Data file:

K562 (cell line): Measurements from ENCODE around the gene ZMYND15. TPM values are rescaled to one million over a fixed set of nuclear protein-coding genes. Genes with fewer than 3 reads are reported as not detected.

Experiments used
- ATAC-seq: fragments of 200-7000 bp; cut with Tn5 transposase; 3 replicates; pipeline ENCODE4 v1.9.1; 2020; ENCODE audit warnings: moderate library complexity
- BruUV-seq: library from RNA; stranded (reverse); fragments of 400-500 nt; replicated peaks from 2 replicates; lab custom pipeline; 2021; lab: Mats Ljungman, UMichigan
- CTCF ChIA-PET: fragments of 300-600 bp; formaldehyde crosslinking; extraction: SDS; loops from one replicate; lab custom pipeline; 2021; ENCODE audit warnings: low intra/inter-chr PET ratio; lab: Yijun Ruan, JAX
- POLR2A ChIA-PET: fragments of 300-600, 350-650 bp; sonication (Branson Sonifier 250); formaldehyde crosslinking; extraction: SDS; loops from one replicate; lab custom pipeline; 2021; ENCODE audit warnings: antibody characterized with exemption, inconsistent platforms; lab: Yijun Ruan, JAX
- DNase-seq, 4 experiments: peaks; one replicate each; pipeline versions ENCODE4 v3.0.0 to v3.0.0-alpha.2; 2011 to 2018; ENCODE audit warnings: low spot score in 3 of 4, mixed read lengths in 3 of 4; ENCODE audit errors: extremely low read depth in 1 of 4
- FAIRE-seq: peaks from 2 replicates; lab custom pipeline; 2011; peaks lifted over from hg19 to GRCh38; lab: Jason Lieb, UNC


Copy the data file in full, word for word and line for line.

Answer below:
K562 (cell line): Measurements from ENCODE around the gene ZMYND15. TPM values are rescaled to one million over a fixed set of nuclear protein-coding genes. Genes with fewer than 3 reads are reported as not detected.

Experiments used
- ATAC-seq: fragments of 200-7000 bp; cut with Tn5 transposase; 3 replicates; pipeline ENCODE4 v1.9.1; 2020; ENCODE audit warnings: moderate library complexity
- BruUV-seq: library from RNA; stranded (reverse); fragments of 400-500 nt; replicated peaks from 2 replicates; lab custom pipeline; 2021; lab: Mats Ljungman, UMichigan
- CTCF ChIA-PET: fragments of 300-600 bp; formaldehyde crosslinking; extraction: SDS; loops from one replicate; lab custom pipeline; 2021; ENCODE audit warnings: low intra/inter-chr PET ratio; lab: Yijun Ruan, JAX
- POLR2A ChIA-PET: fragments of 300-600, 350-650 bp; sonication (Branson Sonifier 250); formaldehyde crosslinking; extraction: SDS; loops from one replicate; lab custom pipeline; 2021; ENCODE audit warnings: antibody characterized with exemption, inconsistent platforms; lab: Yijun Ruan, JAX
- DNase-seq, 4 experiments: peaks; one replicate each; pipeline versions ENCODE4 v3.0.0 to v3.0.0-alpha.2; 2011 to 2018; ENCODE audit warnings: low spot score in 3 of 4, mixed read lengths in 3 of 4; ENCODE audit errors: extremely low read depth in 1 of 4
- FAIRE-seq: peaks from 2 replicates; lab custom pipeline; 2011; peaks lifted over from hg19 to GRCh38; lab: Jason Lieb, UNC